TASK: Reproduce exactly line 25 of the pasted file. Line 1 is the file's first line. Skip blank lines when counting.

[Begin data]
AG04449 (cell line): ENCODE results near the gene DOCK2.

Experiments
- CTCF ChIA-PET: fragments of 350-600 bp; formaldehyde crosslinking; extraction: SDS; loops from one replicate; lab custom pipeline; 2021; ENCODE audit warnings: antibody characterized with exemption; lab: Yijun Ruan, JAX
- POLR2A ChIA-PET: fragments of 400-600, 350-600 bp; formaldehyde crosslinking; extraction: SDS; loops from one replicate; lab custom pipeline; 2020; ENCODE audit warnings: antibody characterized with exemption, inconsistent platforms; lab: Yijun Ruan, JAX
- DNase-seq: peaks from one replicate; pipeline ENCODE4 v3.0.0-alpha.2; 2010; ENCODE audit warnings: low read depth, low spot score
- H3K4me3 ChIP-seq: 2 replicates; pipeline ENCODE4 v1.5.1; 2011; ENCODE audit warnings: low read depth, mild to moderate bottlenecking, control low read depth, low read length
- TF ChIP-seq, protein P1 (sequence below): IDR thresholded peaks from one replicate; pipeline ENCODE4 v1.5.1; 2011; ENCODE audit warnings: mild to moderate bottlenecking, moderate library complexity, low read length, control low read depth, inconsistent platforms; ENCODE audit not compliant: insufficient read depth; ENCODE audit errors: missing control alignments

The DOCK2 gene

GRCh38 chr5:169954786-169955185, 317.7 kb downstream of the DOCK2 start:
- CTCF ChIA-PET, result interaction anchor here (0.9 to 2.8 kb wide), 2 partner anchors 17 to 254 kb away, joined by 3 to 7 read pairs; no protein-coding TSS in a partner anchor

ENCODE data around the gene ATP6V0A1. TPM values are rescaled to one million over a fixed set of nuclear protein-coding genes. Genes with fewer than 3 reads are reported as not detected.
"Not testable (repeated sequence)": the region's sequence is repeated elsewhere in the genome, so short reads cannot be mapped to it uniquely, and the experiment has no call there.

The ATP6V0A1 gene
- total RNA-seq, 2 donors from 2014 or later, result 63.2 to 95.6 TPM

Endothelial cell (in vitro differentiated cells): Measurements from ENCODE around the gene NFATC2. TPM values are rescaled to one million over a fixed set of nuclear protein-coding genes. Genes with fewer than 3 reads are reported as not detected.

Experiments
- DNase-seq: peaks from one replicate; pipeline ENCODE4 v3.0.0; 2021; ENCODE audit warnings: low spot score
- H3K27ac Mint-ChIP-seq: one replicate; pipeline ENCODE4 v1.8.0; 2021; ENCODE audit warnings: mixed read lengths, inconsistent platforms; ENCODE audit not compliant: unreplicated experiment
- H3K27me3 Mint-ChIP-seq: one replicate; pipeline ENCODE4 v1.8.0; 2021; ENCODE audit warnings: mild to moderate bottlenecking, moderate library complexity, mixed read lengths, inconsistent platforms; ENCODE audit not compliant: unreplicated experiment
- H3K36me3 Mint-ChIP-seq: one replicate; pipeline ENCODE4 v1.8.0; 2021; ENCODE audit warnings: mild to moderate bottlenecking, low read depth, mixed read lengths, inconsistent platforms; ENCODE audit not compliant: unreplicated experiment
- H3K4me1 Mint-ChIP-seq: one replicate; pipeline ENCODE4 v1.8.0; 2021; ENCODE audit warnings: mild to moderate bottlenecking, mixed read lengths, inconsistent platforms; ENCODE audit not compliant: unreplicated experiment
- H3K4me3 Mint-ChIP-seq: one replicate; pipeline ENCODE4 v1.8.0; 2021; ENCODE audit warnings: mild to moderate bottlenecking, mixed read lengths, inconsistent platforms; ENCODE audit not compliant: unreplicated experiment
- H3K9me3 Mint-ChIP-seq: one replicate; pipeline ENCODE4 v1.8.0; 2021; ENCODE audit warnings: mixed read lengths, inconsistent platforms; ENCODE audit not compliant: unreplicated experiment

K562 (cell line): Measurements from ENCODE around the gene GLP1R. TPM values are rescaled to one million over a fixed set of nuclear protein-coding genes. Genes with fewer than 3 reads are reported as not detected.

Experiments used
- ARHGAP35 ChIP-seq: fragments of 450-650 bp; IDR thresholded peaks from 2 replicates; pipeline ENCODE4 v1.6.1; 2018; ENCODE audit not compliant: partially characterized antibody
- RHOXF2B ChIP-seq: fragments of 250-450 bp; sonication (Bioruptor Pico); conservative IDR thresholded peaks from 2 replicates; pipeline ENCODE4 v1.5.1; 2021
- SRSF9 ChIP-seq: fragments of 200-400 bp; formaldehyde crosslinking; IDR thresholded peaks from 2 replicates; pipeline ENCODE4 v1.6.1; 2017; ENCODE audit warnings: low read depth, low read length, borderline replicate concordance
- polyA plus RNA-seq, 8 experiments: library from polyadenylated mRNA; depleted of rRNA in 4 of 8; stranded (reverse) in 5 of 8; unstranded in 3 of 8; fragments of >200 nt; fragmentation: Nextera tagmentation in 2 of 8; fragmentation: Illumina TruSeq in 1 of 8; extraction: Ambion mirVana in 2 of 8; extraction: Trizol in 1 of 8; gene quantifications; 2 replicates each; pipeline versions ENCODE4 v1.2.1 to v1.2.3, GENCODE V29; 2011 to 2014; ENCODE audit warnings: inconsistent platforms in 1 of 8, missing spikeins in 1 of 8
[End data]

Experiments used